I knew taking a single photo with the Fuji was not going to do this place justice. After all, it takes a tripod and multiple exposures on the Olympus to do a half way decent job. Rather, I decided to strategically shoot images that had less dynamic range. Whether you have a smartphone or the fanciest DSLR, here, you might be disappointed with the results. Selectively shooting details might work well photographically but it hardly gives a feel of the entire church. St. Nicholas is a tough place to take great photos.
My second stop, Oude Kerk (Old Church) couldn’t be more different. Originally a Catholic church when founded 700 years ago, by 1578 it became Calvinist. Photographically, Oude Kerk is much easier. With light colored walls and with little stained glass, the dynamic range was manageable. While I started taking HDRs like I usually do, I soon realized that the Fuji X100S could also do an adequate job if I properly nailed the exposure.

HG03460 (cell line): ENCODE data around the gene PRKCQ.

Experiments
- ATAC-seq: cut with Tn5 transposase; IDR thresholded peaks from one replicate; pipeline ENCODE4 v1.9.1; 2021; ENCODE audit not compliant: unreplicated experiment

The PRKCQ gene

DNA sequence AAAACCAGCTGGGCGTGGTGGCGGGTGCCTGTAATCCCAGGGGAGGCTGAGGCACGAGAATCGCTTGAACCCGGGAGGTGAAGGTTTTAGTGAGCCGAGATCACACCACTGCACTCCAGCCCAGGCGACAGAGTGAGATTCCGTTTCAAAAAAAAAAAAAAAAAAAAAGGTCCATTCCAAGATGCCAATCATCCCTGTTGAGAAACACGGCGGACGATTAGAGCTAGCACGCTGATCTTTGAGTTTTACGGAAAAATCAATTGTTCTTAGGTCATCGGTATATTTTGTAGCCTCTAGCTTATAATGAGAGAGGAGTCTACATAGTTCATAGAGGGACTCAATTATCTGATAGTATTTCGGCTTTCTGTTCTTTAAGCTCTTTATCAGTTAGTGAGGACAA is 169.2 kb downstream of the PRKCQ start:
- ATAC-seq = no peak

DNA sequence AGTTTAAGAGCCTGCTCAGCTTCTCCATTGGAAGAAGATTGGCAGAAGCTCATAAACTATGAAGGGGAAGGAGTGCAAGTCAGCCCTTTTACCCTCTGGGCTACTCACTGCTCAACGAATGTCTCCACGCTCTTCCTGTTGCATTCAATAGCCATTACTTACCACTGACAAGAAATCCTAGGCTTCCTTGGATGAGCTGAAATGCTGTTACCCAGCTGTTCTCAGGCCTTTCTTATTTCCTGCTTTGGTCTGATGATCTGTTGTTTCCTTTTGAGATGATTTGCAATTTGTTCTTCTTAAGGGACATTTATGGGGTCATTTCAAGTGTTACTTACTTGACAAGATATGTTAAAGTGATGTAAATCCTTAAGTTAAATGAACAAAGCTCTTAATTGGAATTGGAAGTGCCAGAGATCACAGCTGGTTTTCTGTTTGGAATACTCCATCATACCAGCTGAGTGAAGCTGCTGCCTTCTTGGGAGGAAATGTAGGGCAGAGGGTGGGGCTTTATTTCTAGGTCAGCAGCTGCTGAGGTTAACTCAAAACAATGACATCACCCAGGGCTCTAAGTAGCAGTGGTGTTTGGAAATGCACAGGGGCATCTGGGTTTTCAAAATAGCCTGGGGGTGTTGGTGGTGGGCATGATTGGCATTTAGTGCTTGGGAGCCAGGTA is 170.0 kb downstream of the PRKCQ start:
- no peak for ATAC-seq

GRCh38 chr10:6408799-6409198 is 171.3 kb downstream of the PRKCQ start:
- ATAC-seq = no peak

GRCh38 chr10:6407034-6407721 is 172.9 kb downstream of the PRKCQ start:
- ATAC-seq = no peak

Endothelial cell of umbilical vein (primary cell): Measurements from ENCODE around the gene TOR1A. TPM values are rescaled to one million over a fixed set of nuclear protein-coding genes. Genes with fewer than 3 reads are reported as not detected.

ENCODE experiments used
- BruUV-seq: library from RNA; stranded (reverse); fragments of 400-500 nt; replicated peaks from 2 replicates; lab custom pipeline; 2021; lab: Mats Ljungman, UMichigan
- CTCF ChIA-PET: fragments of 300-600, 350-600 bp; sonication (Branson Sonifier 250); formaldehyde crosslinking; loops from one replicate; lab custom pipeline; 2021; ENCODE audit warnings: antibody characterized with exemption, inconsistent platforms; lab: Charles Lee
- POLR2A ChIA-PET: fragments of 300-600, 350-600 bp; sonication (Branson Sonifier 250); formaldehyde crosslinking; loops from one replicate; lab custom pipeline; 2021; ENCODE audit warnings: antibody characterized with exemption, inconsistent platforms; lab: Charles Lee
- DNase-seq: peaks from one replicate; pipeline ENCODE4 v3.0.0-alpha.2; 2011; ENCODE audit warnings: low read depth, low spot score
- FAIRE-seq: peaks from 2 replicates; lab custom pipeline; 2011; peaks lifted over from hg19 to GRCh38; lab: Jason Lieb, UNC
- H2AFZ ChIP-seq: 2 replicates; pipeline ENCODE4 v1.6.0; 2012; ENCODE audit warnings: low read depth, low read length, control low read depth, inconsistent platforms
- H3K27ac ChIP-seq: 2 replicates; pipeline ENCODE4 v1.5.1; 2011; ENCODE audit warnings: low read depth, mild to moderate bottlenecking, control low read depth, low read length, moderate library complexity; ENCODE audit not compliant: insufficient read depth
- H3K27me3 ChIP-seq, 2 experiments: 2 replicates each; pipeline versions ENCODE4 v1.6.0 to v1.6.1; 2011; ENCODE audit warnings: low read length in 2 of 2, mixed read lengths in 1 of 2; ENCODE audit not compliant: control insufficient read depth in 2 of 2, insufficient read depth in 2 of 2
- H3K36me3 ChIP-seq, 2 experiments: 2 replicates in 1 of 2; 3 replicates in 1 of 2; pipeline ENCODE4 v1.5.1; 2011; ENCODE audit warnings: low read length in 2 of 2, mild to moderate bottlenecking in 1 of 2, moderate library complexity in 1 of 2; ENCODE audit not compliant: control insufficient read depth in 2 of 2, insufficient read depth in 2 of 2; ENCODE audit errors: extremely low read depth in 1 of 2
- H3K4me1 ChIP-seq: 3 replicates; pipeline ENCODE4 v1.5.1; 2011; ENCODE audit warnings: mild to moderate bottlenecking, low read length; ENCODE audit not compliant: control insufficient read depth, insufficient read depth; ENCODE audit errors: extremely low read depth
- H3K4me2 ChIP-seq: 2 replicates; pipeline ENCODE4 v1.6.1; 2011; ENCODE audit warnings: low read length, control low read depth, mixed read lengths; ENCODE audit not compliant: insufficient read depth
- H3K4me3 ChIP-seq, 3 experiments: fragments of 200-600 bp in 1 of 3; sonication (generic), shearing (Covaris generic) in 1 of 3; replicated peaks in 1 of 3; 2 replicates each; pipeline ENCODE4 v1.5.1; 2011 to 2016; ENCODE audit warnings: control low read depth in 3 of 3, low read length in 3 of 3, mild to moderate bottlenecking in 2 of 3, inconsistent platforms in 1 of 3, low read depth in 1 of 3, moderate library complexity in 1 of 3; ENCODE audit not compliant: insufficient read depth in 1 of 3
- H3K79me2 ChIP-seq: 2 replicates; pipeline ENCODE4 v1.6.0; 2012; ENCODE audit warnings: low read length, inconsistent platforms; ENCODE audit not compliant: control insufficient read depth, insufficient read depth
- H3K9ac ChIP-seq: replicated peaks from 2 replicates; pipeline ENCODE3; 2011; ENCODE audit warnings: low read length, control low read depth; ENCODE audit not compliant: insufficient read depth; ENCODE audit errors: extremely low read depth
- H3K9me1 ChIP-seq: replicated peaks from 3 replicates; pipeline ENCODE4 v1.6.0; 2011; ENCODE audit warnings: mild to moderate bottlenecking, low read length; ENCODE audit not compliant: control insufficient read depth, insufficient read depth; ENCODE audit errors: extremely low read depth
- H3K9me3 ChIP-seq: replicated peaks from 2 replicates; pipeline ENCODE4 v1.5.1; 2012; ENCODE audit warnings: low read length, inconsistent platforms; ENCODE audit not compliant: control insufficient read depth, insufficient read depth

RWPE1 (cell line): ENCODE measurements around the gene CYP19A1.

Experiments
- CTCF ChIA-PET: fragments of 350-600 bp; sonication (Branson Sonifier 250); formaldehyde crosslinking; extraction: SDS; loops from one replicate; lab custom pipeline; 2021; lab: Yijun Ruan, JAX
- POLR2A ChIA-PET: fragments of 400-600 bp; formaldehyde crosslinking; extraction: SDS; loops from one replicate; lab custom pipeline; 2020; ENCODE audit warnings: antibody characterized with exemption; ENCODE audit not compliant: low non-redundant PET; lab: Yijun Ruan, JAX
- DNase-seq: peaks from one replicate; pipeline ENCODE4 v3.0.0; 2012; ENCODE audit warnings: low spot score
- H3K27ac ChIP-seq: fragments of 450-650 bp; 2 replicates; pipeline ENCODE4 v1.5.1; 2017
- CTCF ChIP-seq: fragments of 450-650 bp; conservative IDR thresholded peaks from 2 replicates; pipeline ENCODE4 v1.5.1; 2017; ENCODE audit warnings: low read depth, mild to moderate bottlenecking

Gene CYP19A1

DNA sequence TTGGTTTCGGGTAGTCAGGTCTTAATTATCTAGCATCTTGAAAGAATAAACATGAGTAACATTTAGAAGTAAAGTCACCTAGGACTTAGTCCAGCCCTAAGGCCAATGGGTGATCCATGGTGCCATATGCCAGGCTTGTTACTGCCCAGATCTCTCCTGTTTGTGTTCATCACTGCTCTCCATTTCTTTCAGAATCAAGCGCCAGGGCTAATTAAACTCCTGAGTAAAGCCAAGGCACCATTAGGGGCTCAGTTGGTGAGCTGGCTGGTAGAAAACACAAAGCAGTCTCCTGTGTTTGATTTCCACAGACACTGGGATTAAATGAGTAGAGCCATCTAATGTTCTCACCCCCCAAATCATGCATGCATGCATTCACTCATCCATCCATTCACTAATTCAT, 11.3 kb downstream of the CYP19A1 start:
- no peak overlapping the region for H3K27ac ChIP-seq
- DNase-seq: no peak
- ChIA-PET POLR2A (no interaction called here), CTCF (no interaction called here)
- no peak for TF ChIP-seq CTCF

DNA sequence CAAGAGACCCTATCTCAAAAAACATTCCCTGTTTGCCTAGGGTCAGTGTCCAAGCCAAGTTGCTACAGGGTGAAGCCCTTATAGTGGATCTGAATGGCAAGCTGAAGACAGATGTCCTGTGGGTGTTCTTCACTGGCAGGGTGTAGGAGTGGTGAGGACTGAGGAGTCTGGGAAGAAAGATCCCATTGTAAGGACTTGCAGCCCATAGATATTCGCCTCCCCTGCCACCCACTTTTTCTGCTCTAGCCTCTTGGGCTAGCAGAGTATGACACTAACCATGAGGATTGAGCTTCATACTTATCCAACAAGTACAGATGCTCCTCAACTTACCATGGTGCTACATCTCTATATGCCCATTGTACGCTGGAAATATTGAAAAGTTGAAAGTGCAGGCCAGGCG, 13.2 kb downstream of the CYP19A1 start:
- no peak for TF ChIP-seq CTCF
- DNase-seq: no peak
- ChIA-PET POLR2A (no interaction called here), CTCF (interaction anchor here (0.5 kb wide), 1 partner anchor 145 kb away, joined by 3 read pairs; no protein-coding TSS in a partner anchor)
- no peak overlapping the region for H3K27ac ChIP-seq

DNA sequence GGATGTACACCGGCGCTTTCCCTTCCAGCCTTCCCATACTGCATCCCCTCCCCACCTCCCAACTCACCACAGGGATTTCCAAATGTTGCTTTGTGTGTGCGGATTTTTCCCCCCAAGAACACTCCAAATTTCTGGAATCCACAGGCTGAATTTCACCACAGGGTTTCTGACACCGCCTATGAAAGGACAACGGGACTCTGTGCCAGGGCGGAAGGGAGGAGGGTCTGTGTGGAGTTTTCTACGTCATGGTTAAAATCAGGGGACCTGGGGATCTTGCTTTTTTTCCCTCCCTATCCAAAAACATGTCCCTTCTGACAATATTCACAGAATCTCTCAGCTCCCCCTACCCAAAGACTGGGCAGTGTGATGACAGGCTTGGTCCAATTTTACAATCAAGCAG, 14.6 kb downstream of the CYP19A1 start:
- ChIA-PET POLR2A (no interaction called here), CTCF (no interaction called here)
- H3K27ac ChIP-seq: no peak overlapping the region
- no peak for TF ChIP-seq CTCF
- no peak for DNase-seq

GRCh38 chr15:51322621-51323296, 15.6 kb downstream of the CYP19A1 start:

Shooting the details here was more enjoyable than St. Nicholas, primarily because I could do a better job. HDR wasn’t required and I could concentrate on framing handheld rather than futzing with a tripod. While I’ve become quite adept at using the 3 legged appendage, I still find it cumbersome. Shooting free form with the Fuji, for me, is a purer photographic experience.
Oude Kerk charged 5 Euros for entry but I felt it was worth it. The place was less crowded than St. Nicholas and I felt less rushed. At St. Nicholas, I was unsure if I was allowed to use a tripod and the steady stream of visitors forced me to work quicker. The peaceful white walls of the Old Church put me in a Zen state of mind. I took my time to frame my photos, both on and off the tripod. Ironically, this church is located right in the middle of Amsterdam’s famous Red Light District. The contrast between the external environment and the internal sanctuary couldn’t be more different.